Folate Vs. Folic Acid
So as some of you may know that I was interviewed for a blog called Bring Your Own Kombucha a few weeks ago! It was a ton of fun to do and I was really happy to have the opportunity to talk about being a doula, as well as touch on the whole folate vs. folic acid debate.
You can definitely check out her article but I just wanted to talk a little bit more about folate and folic acid here!
What Are Folate and Folic Acid?
Everyone tells you when you're pregnant that you need folic acid right? It's everywhere! But we're gonna break it down a bit more so you can understand why some of you may not need it, why it could potentially be dangerous, and that there's an alternative!
So, folate is the term for water soluble b-vitamins (like B9). We get it naturally through foods that contain it such as dark leafy greens like spinach, and liver. Folic acid on the other hand is a synthetic compound used for food fortification in things like cereals. Many people use the terms interchangeably but they are very different.
You see, everyone has something called an MTHFR gene (I know, it sounds dirty to me too) which produces an enzyme in the body that is necessary for properly using vitamin B9. Some people however (estimated half the population) have a MTHFR gene mutation, which means they have a reduced ability to convert folic acid into a usable form.
Everybody needs folate, it's good for brain development and muscle growth, and for preventing anemia, heart palpitations, shortness of breath, certain cancers and more. All women should be getting around 400 mcg (micrograms) (or 0.4 mg) daily, but pregnant women need twice as much, about 600-800 mcg. Pregnant women need folate to prevent neural tube defects (like spina bifida) from occurring in their babies.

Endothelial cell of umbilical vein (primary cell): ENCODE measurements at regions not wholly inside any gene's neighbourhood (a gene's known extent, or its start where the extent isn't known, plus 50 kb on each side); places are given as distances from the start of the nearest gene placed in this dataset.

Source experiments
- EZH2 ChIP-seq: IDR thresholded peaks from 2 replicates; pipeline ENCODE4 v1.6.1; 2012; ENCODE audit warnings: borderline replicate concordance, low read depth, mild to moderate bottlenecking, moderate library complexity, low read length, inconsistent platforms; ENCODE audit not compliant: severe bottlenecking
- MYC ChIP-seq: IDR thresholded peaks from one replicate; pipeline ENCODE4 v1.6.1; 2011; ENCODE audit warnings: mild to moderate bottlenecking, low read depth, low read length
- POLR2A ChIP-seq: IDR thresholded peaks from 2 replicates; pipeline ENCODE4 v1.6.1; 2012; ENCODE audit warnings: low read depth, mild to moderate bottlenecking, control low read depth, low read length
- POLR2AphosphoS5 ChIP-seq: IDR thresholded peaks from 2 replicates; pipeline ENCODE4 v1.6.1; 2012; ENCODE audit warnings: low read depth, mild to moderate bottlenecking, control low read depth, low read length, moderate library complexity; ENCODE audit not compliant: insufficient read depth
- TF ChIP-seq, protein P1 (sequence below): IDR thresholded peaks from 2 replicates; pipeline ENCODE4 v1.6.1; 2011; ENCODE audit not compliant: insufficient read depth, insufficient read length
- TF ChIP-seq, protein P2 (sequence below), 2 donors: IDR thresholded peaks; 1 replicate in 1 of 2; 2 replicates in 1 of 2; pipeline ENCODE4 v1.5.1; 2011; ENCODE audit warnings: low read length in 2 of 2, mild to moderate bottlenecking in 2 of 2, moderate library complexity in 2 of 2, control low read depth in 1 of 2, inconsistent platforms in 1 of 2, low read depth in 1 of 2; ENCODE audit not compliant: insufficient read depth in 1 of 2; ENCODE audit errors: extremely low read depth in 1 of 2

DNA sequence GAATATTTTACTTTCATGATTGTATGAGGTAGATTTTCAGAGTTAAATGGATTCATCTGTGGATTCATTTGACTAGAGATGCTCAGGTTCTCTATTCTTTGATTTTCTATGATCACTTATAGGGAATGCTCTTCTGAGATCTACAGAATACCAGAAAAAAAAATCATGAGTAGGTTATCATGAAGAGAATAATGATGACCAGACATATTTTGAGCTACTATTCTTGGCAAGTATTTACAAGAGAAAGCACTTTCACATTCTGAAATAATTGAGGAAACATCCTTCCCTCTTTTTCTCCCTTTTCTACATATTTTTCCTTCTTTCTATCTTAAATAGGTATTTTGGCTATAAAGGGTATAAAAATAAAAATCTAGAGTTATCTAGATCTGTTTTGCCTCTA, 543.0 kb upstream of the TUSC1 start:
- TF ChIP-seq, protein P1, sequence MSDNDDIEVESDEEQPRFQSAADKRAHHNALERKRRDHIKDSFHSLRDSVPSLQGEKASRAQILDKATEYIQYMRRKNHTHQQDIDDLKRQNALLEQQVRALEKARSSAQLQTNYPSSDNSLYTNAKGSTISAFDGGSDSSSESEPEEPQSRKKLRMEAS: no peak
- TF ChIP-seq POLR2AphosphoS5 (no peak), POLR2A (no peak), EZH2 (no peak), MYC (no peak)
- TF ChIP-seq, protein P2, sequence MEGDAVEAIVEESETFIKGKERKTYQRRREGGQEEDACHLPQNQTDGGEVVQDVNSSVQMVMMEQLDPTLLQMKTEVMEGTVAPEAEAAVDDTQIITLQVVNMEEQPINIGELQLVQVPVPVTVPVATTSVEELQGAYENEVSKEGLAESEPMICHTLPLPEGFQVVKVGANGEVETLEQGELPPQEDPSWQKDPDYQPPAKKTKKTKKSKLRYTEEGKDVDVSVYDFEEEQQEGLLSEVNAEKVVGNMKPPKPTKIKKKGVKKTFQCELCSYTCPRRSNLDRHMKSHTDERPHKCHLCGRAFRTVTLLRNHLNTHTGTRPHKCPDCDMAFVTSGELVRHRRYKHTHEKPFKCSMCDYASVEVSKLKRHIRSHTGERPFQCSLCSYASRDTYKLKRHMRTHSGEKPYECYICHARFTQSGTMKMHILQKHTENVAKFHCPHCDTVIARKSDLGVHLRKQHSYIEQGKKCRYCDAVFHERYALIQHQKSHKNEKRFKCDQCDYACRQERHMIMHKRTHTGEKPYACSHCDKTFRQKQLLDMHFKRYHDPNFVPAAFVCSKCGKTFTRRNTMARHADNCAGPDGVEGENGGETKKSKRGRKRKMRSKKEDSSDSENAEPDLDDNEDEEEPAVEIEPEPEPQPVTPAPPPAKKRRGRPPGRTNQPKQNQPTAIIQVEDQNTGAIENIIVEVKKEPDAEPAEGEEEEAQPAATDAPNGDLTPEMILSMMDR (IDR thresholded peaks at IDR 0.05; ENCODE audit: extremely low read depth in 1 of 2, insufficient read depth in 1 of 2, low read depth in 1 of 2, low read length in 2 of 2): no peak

What To Do For Optimal Health
Because of the risk of the MTHFR gene mutation, taking supplemental folic acid isn't actually beneficial and could possibly be harmful. When unusable folic acid is taking up space in the receptors where real folate is needed, defects (midline problems) can occur in babies, such as spine problems, brain problems, and tongue tie. That could possibly be why we see such an increase in these types of problems nowadays.
Now, you can't change your genes but what you can do to minimize any potential for problems is take care of your gut! That means eating fermented foods full of probiotics, like sauerkraut & kombucha, avoiding environmental toxins, and not taking folic acid. Just be sure to get the folate you need from your diet, so lots of leafy greens, asparagus, liver, beans, and nuts/seeds.
If you still feel like you'd like to take a supplement, you can always talk to your doctor and ask about a natural folate supplement, like methylfolate. The important thing is not to worry. Do all your research and make the best decision for you!